0. Set voltage source to 0V or a short and stare at it for a bit searching for any two resistors can be blocked together immediately in parallel or series.
1. I only find one: 60 || 12 so I block them together.
2. Try to block (60||12) with 20 in series or parallel...nope that won't work.
3. Notice that 60||12 and 10 can be immediately blocked together in series so I do that.
4. Now all that is left is 20 in parallel with the block (60||12 + 10)
5. I end up with 20 || [10 + (60 || 12)]

I could have redrawn it or written it down, but I kept track of the single group of resistors on a calculator and kept adding it to things I come across while remembering what I already accounted for in the diagram. So don't worry about needing to redraw it.
 
Last edited:

Ratchit

Well-Known Member
View attachment 108188
Hi i got this question off a youtube video.

In this video, the person found the equivalent resistance to be 10 Ohms.

He started off with solving 60 Ohms // 12 Ohms

However, I am not used to his method, and I rather redraw the circuit so that it is easier for me to calculate the equivalent value.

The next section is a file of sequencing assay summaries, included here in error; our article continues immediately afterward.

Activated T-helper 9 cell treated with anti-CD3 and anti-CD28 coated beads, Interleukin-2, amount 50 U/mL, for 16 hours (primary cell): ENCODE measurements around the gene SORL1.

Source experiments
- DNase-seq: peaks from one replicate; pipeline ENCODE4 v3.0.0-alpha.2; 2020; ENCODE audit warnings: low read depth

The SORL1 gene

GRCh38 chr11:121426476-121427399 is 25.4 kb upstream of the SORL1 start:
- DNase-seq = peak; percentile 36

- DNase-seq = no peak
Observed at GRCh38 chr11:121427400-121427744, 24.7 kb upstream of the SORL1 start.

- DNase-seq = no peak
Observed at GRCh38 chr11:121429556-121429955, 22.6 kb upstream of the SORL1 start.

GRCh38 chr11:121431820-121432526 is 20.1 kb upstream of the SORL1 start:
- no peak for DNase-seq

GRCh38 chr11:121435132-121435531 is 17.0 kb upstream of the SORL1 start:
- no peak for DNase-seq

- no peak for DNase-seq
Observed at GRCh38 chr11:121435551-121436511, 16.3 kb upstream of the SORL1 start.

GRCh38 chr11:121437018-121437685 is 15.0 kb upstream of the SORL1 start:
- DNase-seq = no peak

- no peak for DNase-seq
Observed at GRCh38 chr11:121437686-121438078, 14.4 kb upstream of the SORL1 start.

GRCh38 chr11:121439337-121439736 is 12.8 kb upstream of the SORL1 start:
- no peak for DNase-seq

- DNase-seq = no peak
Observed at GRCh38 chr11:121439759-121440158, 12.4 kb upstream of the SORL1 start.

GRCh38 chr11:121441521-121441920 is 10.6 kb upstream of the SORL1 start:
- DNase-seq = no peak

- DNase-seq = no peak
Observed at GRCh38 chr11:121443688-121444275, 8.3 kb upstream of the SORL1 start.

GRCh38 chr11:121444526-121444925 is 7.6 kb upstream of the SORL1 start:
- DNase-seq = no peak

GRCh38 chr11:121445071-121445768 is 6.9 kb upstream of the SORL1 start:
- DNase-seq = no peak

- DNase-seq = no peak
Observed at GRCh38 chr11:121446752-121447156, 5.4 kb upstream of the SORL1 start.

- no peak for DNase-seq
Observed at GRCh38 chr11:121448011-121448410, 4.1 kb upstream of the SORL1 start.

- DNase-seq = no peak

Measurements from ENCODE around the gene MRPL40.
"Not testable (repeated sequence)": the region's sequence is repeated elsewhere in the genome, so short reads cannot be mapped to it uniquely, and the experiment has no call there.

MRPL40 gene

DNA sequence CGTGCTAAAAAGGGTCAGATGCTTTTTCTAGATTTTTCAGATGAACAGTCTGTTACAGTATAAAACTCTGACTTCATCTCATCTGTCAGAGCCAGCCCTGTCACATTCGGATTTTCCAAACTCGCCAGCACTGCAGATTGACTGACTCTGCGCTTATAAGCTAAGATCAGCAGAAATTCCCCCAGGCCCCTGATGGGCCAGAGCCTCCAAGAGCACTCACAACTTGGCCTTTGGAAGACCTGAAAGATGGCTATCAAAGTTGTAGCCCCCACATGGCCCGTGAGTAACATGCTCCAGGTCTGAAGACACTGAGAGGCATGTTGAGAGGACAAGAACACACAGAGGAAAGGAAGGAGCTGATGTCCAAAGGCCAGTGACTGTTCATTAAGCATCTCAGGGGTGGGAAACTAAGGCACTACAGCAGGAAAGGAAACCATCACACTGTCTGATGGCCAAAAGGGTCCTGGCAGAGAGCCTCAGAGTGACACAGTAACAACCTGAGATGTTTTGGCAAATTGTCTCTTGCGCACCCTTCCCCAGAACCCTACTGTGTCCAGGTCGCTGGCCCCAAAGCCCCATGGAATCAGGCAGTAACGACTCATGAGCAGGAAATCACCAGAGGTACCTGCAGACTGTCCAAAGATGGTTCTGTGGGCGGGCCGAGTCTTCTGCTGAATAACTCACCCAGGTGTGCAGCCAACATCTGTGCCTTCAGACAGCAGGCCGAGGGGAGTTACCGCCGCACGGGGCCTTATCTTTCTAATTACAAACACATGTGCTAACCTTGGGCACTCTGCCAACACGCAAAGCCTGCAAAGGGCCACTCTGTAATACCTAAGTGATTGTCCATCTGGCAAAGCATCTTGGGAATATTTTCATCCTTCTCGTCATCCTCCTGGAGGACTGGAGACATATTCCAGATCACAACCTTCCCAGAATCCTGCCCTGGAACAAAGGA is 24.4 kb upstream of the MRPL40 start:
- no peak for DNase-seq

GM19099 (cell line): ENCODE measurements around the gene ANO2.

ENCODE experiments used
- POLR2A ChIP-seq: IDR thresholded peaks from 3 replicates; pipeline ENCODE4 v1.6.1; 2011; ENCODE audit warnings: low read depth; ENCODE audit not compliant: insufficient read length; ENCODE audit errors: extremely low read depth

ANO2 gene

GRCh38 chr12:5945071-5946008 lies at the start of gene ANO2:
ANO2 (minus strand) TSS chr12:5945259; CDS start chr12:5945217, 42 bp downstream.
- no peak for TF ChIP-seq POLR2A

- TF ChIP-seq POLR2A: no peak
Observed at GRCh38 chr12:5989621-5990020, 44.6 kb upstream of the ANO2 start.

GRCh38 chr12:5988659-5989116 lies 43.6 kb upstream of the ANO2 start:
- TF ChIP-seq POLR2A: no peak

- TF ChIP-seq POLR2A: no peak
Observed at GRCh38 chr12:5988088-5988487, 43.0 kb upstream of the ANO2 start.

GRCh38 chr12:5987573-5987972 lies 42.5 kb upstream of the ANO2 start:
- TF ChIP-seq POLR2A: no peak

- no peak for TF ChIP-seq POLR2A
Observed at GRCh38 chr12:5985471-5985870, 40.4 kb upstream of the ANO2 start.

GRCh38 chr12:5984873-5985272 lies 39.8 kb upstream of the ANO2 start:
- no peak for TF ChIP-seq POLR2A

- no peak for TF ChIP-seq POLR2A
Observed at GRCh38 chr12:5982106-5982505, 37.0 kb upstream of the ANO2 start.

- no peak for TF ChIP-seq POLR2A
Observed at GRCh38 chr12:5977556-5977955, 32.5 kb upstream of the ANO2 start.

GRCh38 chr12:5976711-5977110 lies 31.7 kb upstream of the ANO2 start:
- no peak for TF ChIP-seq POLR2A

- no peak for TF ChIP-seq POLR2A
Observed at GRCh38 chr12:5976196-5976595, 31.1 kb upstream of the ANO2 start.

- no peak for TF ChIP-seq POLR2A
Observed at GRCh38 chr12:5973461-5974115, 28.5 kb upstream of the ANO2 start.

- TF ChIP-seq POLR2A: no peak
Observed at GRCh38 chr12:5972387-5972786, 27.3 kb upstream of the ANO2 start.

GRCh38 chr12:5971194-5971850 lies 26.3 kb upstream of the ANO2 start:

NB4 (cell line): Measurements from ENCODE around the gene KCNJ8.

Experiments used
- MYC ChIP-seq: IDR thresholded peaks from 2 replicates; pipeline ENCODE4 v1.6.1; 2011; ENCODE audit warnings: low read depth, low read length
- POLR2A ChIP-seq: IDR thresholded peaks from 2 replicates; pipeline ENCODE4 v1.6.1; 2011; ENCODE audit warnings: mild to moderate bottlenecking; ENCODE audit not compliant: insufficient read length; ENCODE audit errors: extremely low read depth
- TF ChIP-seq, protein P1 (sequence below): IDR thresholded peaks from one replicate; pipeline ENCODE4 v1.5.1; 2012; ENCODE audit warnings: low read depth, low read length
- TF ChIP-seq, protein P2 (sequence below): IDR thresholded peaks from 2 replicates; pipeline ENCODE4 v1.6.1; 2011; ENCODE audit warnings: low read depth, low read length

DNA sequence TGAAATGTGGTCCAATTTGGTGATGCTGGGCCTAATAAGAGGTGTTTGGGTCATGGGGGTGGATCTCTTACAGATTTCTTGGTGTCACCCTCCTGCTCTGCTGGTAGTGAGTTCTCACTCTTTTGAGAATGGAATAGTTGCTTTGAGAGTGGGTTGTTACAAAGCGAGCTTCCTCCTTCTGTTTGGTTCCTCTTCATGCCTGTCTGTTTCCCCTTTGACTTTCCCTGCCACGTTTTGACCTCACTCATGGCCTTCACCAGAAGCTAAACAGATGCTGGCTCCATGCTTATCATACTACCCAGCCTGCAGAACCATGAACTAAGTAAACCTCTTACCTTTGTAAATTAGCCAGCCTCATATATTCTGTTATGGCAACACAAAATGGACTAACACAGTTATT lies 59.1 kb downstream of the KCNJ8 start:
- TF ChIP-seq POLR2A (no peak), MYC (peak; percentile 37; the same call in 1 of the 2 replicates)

Can somebody teach me how can I trace the current flow in the entire circuit?

Shouldnt there be a short circuit at the 30 V branch?
Be careful with those youtubies. They are not always correct, or they sometimes show the hard way of doing something.

I prefer finding out the Thevenin and Norton equivalents by first finding the open circuit voltage and dividing by the short circuit current. This gives the correct answer even if the circuit contains dependent sources, which this circuit does not. OK, let's get started.

Method 1) Directly calculate the resistance. ( (60||12)+10)||20) = 10 ohms. But, what is the Thevenin voltage or Norton current?

Method 2) Use either the loop method or node method to calculate the open circuit voltage and short circuit current. The open circuit or Thevenin voltage is 35/2 and the short circuit or Norton current is 7/4. Dividing, we get 10 ohms. Ask if you have trouble doing node or loop analysis.

Method 3) Applied source method. Apply a 1 amp source to the output and see what the voltage is. Make sure you turn off all independent sources like the 30 source and substitute their resistance in the circuit. For voltage sources, the resistance is zero and for current sources the resistance is infinite. This circuit calculates to 10 volts . You can imaging what that tells you about the Thevenin resistance. Ask if you have trouble doing the applied source method.